Some of you may or may not have heard that there is a hurricane in the works over the East Coast. I think, if nothing else, this hurricane points out the flaw in the hurricane naming system. I mean, I just can't get that excited over a hurricane called Sandy. The only Sandy I know is the one in Grease, so when the very grave looking news reporter man says "Sandy is racing towards New Jersey" all I can think about is Olivia Newton-John and John Travolta belting out Summer Nights. This...
...doesn't exactly make me want to run for cover.
Names are important. Everything - and everyone - has one. People, places, types of food, colors, hurricanes, and especially characters can be defined by the name they are given. Let's play a game. I'm going to list a few names, and you think of the first thing that pops into your head. Ready? Set? GO!
If, like me, you thought Harry (Potter), Taylor (Swift/Lautner), Scout (that girl in To Kill a Mockingbird), Nancy (Drew/Grace), and Edward (Cullen) then you realize just how important names are. They are an instant source of recognition for people. A name can make - or break - your novel. I won't name specifics, but there has been many a time I've been reading a book and been completely drawn out of the story by a crappy name. Or, vice versa, I've thought "YES! That name describes this person PERFECTLY!".
Picking out names for my characters is one of my favorite parts of writing. I love it and I think it is really, really important because a name can say a lot about your character before you (or the reader) even gets to know them. Let's take Lola, the protagonist in Pitch, for example. I knew she was going to be a bad ass feisty chick, and I knew that selecting just the right name was an absolute necessity. I also wanted to give her a name that, while not very common, wasn't completely "out there".
After a few days of brainstorming, the name "Lola" literally just popped into my head. I immediately rushed over to my BFF www.babynames.com to look up the meaning and origin (sorrow/Spanish) and instantly decided that it was perfect. I had to do a little reworking in the story (originally Lola's parents were both going to be Japanese, but after I settled on her name I decided to make her father of Hispanic descent -- little known fact, Lola is named after her dad's mother) and everything came together like it was meant to be.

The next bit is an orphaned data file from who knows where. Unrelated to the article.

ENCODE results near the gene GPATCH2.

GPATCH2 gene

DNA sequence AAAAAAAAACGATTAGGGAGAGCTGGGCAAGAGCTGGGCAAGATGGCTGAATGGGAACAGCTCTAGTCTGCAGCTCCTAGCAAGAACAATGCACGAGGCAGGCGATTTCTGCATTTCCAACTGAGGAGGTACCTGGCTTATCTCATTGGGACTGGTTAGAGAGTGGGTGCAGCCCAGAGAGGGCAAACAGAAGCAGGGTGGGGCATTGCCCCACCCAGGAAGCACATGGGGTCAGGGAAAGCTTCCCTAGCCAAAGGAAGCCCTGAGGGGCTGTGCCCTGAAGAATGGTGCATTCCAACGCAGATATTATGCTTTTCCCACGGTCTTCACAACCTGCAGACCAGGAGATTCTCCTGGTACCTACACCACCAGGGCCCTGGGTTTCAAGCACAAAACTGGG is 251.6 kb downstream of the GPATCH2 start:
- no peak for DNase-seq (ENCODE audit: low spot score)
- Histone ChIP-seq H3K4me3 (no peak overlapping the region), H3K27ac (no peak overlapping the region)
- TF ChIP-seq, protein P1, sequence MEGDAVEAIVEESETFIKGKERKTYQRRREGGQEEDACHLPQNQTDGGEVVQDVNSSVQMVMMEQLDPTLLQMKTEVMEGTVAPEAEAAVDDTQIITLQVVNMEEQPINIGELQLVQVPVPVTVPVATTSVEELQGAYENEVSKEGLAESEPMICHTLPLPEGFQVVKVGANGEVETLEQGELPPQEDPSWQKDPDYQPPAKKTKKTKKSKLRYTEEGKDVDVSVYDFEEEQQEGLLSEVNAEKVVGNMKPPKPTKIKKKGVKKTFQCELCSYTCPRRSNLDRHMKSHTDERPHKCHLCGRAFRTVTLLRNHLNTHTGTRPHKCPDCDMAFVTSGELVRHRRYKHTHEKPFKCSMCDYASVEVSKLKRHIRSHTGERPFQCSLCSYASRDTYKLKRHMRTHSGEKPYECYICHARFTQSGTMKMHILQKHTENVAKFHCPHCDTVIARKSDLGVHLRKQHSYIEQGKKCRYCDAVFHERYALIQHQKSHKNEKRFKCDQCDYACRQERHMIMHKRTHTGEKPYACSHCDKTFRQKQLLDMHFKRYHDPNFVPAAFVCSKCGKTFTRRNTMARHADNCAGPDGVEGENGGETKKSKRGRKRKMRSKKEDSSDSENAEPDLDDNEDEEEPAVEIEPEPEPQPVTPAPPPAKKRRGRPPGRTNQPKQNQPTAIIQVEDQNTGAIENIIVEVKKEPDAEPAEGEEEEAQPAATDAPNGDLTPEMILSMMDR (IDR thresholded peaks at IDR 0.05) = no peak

Similarly, the main character from After Ever was easy to name and that's only because I got a little selfish. I have always loved the name Winnifred. If I ever have a daughter, the poor kid will most likely be laughed at, but she'll be tougher for it in the long run (right?). Winnifred came across as a little too old fashioned for a sixteen year old girl, however, so I made the change to "Winnie" and I think it suits her fairly well. It also allowed me to indicate when Winnie was REALLY in trouble (if you read the novel, you most likely noticed Winnie is almost always referred to as Winnifred by her father) and when a certain someone wanted to be sweet, I could shorten the name to Win.
For the Wedded Women Quartet, I had to be a bit more selective. When I think 19th century England, I think soft and old fashioned (which, unfortunately, leaves out Beyonce). When you're writing a time period piece, it is very important to do a little bit of research. You can't go naming people willy nilly without knowing A) the origin of their name and B) when the name was "created"/became popular. Since I also knew I would be writing a quartet and the characters would be popping up frequently, I wanted to distinguish them very clearly from one another which meant no names that sounded or looked similar. I mean, could you imagine how confusing it would have been to have a Catherine, Caroline, Cora, and Clara? Instead, I decided on Catherine, Margaret, Josephine, and Grace. Old fashioned, check. Popular in England, check. Easy to distinguish, check.
Hopefully you get the idea of what I'm trying to say here, even though it's gotten a little long and rambling. Maybe I should write a letter to the hurricane naming committee with a few suggestions. Personally, if there was a hurricane named "Voldemort" you could bet your ass I would be cowering in the nearest basement.